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The Parthenon is a symbol of civilisation March 31, 2007

Posted by grhomeboy in Greece Athens.
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The Parthenon and The Acropolis > An ageless icon of culture > A living history

If you’re a bit poor on your Greek gods and heroes, buy or borrow a copy of Bulfinch’s Mythology and Robert Graves’ Greek Gods and Heroes before you go to Athens. They help familiarise you with the city. For practical, hip and concise information buy the 2007 Wallpaper City Guide to Athens.

The parthenon > A Living Histrory, a Symbol of Civilization.

Morning > Start with a Greek coffee at the Eleftheroudakis book shop on Panepistimiou Street, www.books.gr. There are several floors of books and maps on Greece.

Some say Athens is a walking city but consider the public bus company’s Line 400 bus that runs hourly from 10am to 4pm from November to April. Buy a 24-hour ticket onboard for 5 euro and sit back and tick off the 20 or so cultural landmarks on the 90-minute trip before getting down to the serious business of shopping, eating and drinking or hop on/off at the biggies. For info check > http://www.oasa.gr/index.asp?lang=en

The most popular is the National Archeological Museum, with collections that represent all the cultures that flourished in Greece. Grab a brochure when you buy your ticket because you probably haven’t time to see it all. Nearest metro station is Viktoria.

You’ve seen it from every corner of the city, almost, so there’s no avoiding the walk up the Acropolis to the Parthenon, the remains of a temple built on the Acropolis to honor the goddess Athena, patron goddess of Athens. A lot of places in Greece have an acropolis but only Athens has The Acropolis. For further info check > http://www.culture.gr/2/21/211/21101a/e211aa01.html

Lunch > Archestratos would have had no idea what a publishing phenomenon he started when he wrote the world’s first cookbook in 330BC. So it’s no wonder Greeks like to eat and cook and there are plenty of places to try moussaka, souvlaki or a choriatiki salata without breaking the travel budget. Don’t even go there if you don’t like olive oil, oregano, feta cheese and lamb and goat meat raised on herb-rich pastures. By lunchtime you probably deserve an ouzo, ordered with appetizers, the mezedes.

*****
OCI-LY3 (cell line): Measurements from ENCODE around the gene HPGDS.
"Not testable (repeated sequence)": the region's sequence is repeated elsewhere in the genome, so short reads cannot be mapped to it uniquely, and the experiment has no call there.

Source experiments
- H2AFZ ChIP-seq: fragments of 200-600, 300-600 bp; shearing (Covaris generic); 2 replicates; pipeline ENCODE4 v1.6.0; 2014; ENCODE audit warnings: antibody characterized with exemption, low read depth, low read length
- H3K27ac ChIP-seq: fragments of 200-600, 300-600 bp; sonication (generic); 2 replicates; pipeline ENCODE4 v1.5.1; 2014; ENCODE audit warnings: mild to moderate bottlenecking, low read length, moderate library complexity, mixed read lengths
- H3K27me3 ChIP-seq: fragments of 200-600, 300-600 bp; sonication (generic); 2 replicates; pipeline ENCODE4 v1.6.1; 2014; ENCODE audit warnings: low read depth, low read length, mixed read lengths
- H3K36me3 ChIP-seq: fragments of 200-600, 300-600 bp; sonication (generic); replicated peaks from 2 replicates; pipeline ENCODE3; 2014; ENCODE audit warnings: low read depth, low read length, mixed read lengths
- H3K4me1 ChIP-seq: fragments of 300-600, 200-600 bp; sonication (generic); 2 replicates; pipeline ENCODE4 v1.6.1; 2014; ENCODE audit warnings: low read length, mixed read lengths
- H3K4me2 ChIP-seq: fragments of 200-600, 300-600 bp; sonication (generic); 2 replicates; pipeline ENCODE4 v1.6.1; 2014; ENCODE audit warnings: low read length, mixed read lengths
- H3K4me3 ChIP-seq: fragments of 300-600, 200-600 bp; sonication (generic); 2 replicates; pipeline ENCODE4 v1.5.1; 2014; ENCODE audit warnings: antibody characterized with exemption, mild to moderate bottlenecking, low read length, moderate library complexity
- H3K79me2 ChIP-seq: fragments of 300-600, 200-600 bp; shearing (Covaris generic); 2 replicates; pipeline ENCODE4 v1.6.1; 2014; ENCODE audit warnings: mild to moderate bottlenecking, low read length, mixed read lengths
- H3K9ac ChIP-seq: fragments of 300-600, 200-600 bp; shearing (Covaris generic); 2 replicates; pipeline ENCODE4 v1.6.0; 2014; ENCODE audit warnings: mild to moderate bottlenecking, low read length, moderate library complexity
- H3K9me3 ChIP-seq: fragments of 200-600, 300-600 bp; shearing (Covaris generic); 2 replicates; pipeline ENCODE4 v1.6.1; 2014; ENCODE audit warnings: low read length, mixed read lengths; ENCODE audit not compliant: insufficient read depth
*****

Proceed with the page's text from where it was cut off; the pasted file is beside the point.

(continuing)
Athens old town, the Plaka, is full of pavement cafes. For something a little more upmarket choose a cafe in Kolonaki Square.

Afternoon > OK, you can shop now you’ve done the culture. To avoid the tackiest representations of this great society, shop at the Centre of Hellenic Tradition in the Plaka for good quality icons, pottery, woodcarvings, prints and embroideries. Antiqua, on Amalias Avenue, just off Syntagma Square, is one of the city’s oldest and best antique stores. The world’s oldest flea market is in Monastiraki Square. January and August are sales months. Kolonaki is where you’ll find the upmarket clothing stores, but try Ermou and Eolou streets for small shops and interesting stalls.

Day tripping > Hire a private guide at your hotel or the tourist office or take a half-day coach trip to the Temple of Poseidon at Sounion. For additional info check > http://www.culture.gr/2/21/211/21102a/e211ba07.html

Evening > The Greeks eat late so take a stroll and read the menus on display in restaurant doorways and windows. Local papers can direct you to shows and entertainment. At night the Psiri neighbourhood is a nightlife mecca of cafes, bars, restaurants, ouzeries and clubs. For additional info check > http://psiri.gr/english/

Related Links > Hellenic Tourism Organisation > www.gnto.gr

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